Zimmer NexGen Knee Recall | Zimmer Knee Lawyer Pennsylvania

New Lawsuit Alleging Zimmer Knee Failure Filed in Pennsylvania

Shay Morrigan | December 29th, 2011

West Virginia resident David Dicken, as represented by his Zimmer knee lawyer, filed a Zimmer knee failure lawsuit on December 15, 2011, in the U.S. District Court, Western District of Pennsylvania. The plaintiff was implanted with a Zimmer NexGenLPS-Flex femoral component. A few hundred of these components were part of a Zimmer NexGen knee recall in December 2010 due to manufacturing problems, but it does not appear that Mr. Dicken’s implant included one of the recalled components.

Reasons for past Zimmer NexGen knee recall

A Zimmer NexGen knee recall has been issued on only two occasions with regard to very specific components and for equally specific reasons. The first was in September 2010 and involved NexGen TM Tibial Trays, NexGen MIS Tibial Components, and MIS Modular Tibial Plates and Keels, all of which could have been used in the NexGen CR-Flex or the LPS-Flex. This Zimmer NexGen knee recall was issued because of evidence (over 100 incidents reported to the FDA) that these components tended to loosen prematurely.

A second Zimmer NexGen knee recall was implemented in December 2010, but involved only a few hundred femoral components used in the NexGen LPS system. These components contained manufacturing defects which prompted the action.

Zimmer knee lawyer claims plaintiff’s implant loosened prematurely

Similar to those components involved in the first Zimmer NexGen knee recall, Mr. Dicken’s NexGen LPS-Flex femoral component allegedly came loose prematurely. According to the plaintiff’s Zimmer knee lawyer, Mr. Dicken was implanted with a Zimmer NexGen knee system, which included the NexGen LPS-Flex femoral component, on January 11, 2005. Shortly after the implant, he began experiencing severe and debilitating pain, and returned to his physician several times for help.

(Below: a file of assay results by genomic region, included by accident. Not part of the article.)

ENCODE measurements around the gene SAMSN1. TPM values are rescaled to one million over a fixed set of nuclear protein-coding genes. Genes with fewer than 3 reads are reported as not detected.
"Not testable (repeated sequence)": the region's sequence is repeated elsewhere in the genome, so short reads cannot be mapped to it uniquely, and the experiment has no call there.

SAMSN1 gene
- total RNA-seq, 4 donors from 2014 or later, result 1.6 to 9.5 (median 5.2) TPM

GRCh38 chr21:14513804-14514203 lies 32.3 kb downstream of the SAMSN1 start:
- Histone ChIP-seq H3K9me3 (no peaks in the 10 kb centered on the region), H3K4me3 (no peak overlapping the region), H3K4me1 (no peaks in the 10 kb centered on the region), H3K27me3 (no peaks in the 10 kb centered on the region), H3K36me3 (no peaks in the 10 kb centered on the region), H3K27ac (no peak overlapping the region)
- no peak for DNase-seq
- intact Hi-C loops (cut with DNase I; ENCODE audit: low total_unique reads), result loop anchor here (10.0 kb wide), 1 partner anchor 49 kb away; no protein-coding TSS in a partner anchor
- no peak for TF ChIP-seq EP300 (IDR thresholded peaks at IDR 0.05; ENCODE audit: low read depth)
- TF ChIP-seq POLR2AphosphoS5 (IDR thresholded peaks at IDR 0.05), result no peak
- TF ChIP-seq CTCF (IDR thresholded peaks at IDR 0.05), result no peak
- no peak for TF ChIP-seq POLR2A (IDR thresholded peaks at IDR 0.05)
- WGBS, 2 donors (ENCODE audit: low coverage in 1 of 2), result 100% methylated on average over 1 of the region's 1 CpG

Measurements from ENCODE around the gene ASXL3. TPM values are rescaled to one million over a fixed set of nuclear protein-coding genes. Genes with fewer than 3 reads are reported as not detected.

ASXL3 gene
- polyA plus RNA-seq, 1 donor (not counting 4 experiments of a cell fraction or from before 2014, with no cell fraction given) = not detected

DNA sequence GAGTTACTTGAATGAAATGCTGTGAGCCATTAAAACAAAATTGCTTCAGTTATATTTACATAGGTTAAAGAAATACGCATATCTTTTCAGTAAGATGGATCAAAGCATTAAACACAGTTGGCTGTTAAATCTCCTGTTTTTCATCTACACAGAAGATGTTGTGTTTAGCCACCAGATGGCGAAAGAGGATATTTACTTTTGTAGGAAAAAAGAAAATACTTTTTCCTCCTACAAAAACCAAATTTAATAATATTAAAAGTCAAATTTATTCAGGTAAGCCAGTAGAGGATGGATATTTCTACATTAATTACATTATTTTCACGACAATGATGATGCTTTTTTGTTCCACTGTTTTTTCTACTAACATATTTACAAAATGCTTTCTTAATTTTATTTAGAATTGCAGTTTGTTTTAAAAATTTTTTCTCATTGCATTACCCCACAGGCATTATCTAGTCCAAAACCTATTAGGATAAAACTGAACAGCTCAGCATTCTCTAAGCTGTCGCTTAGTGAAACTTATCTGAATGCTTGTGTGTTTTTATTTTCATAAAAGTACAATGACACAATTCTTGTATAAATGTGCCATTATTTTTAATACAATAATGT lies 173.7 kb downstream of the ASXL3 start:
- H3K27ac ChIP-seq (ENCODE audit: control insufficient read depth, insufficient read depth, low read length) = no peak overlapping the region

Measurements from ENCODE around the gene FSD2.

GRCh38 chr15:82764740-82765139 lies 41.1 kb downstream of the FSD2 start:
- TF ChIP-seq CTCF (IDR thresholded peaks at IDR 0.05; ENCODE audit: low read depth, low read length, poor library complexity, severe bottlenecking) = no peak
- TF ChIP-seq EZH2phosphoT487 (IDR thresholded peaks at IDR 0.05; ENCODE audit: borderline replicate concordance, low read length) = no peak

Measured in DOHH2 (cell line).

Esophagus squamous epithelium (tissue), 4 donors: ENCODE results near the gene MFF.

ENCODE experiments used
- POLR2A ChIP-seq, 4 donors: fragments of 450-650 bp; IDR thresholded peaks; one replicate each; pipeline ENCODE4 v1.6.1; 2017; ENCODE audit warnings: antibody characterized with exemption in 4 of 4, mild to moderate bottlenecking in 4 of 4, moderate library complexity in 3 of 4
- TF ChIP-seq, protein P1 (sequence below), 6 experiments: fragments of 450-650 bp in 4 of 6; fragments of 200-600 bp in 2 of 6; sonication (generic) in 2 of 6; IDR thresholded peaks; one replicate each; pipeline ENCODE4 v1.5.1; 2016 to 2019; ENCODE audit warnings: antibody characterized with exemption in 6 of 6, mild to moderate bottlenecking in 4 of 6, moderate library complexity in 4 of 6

Eventually, his physician determined that a Zimmer knee failure had occurred, and Mr. Dicken went through revision surgery to revise/replace his knee implant on December 15, 2009.

Zimmer knee failure and high-flex models

According the complaint drafted by Dicken’s Zimmer knee lawyer, studies support a conclusion that a greater likelihood of Zimmer knee failure exists with regard to high flex models.  According to the complaint, “numerous peer-reviewed articles establish that the NexGen LPS-Flex fails to provide…significant added flexion or range of motion to the standard NexGen LPS.”

In 2009, new literature emerged regarding the risk of loosening with high-flex knee implants as well as information regarding flexion and range of motion offered by high-flex models.  A controlled study led by Dr. I. Amed as well as the Wohlrab Study out of Germany both reached similar conclusions: that the advantage in range of motion offered by high flex devices was limited as compared with its standard device counterparts.

Zimmer knee lawyer seeking liability and negligence

In his Zimmer knee failure lawsuit, Mr. Dicken, as represented by his Zimmer knee lawyer, is suing on grounds of liability and negligence, and is seeking damages in excess of $75,000 for past and present injuries, medical expenses, rehabilitation and home care, lost income, permanent disability, and pain and suffering.